Mycobacterium bovis is a strain of aerobic, slow-growing bacteria that is the main cause of bovine tuberculosis. It is closely related to Mycobacterium tuberculosis, or the main causative agent of tuberculosis in humans, which can lead to severe infection of the lungs and lymph nodes. M. bovis typically infects cattle, deer, elk, and bison, but is capable of crossing the species barrier and infecting humans with tuberculosis, though it is estimated to cause only 2% of total tuberculosis cases in the United States each year. Transmission is usually through contaminated dairy products or other animal products such as infected meats.[5]

M. Bovis History and Attenuation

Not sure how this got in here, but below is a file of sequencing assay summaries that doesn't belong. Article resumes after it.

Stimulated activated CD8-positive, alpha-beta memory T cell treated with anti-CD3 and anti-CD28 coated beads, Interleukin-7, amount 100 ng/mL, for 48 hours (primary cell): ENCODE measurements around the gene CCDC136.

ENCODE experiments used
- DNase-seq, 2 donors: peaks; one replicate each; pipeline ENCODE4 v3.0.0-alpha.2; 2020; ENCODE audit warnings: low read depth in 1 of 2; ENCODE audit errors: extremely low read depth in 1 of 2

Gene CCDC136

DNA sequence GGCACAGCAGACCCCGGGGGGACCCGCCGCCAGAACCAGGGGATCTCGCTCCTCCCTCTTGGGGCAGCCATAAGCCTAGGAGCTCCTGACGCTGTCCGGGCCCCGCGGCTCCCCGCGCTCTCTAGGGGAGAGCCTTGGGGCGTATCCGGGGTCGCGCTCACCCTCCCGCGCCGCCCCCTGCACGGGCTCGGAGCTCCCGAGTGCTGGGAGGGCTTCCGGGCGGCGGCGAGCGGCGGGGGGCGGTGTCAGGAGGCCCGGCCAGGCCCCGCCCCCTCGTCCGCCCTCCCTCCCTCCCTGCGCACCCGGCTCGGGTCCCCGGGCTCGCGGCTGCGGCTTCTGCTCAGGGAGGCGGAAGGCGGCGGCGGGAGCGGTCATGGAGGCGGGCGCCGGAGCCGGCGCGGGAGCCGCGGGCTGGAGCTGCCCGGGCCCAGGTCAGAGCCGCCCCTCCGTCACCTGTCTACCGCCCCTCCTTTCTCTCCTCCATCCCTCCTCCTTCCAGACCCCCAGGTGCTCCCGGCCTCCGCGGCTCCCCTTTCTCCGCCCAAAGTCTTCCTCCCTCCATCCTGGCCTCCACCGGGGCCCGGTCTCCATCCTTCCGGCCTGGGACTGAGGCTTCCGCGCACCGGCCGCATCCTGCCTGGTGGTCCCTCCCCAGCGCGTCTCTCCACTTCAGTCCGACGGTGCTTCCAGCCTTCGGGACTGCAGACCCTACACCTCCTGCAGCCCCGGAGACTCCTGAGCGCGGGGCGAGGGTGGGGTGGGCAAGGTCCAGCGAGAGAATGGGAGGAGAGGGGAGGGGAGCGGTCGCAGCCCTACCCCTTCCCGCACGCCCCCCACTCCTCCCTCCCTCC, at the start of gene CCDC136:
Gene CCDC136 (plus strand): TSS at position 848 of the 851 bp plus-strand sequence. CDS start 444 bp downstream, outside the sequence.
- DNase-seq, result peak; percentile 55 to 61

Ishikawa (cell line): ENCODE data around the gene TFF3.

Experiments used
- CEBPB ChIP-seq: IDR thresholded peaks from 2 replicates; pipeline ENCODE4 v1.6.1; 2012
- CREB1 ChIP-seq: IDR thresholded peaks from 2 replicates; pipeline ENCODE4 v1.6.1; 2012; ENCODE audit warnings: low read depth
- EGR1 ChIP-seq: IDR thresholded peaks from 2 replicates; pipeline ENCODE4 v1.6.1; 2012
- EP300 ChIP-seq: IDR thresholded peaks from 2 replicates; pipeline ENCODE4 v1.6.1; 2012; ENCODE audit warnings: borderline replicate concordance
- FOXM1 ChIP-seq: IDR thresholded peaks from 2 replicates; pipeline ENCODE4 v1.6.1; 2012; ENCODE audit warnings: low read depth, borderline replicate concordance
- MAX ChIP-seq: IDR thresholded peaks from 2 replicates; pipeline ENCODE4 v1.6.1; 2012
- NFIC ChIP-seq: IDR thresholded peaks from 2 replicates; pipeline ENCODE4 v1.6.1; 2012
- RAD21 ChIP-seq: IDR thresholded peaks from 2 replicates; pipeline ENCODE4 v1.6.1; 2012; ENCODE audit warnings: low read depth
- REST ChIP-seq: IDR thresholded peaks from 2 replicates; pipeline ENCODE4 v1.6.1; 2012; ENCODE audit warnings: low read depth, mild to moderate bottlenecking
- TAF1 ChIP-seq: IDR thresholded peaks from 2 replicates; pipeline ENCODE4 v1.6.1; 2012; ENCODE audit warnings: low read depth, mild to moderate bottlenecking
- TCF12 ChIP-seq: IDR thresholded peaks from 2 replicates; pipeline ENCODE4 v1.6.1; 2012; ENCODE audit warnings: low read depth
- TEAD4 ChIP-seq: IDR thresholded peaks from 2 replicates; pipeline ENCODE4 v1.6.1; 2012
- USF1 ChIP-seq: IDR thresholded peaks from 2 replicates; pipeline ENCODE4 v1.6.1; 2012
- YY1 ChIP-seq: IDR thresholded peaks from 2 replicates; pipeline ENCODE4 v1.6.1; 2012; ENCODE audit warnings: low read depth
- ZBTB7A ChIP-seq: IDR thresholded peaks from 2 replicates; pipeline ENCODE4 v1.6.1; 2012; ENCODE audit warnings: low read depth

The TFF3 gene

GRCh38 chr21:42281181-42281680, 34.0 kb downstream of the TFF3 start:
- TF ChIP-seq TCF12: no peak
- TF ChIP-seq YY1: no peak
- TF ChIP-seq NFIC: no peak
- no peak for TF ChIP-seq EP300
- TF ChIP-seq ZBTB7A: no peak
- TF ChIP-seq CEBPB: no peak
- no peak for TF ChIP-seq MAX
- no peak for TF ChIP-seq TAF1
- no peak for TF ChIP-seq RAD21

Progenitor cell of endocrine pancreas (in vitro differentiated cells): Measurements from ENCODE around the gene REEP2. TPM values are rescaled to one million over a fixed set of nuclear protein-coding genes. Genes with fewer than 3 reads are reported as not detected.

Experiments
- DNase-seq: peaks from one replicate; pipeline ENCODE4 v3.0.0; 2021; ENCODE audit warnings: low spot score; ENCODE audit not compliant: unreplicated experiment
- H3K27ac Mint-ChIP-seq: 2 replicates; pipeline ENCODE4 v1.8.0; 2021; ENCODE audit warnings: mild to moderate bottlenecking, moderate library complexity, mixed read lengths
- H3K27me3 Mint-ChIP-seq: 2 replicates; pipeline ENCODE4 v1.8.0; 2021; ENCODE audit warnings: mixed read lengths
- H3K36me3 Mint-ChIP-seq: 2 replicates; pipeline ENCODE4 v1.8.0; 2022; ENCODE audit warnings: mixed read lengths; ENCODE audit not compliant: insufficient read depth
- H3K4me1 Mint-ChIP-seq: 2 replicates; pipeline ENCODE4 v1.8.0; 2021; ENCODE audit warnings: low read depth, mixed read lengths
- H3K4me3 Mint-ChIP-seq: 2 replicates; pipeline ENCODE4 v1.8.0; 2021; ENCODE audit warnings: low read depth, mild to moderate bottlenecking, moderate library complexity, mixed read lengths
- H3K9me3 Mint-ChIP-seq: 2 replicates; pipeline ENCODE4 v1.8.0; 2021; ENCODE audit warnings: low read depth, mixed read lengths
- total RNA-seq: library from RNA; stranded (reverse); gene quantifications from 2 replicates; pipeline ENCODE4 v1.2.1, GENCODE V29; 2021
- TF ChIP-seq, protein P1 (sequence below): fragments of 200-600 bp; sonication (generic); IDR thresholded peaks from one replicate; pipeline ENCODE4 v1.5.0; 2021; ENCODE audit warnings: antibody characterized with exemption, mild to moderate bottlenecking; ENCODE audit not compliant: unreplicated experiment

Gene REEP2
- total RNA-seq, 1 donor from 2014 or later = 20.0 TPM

For medical use, the virulence of M. bovis must be reduced so as to not lead to infection of the patient during BCG immunotherapy. BCG was first attenuated for use in the BCG vaccine against M. tuberculosis in 1921 by Albert Calmette and Camille Guérin in the Pasteur Institute in Paris, France (See “Other Uses of BCG”). The most common method of attenuation for a bacterial strain is adaptation to a foreign host. The pathogenic bacteria are exposed for periods of time to tissues, eggs, or live specimens of these foreign hosts and allowed to develop mutations that make them better able to survive in the new environment. These mutations make subsequent infection of humans much more difficult, and human pathogenicity of the new strain is decreased. For the creation of BCG from M. bovis, the bacterium was attenuated via serial passage of M. bovis bacteria on glycerol-enriched potatoes.[6] The mechanism of attenuation of BCG is not fully understood, as BCG is not a single strain, but rather a collection of substrains that exhibit differing levels of virulence.[7] However, it is known that attenuated BCG strains contain mutants of several virulence factors of Mycobacterium tuberculosis, such as ESX-1 (a virulence factor secretory system), PDIM/PGL (cell envelope localized Mycobacterium tuberculosis lipids and related glycolipids), and PhoP (a transcriptional regulatory protein), making these mutations important for lack of BCG pathogenesis.[7]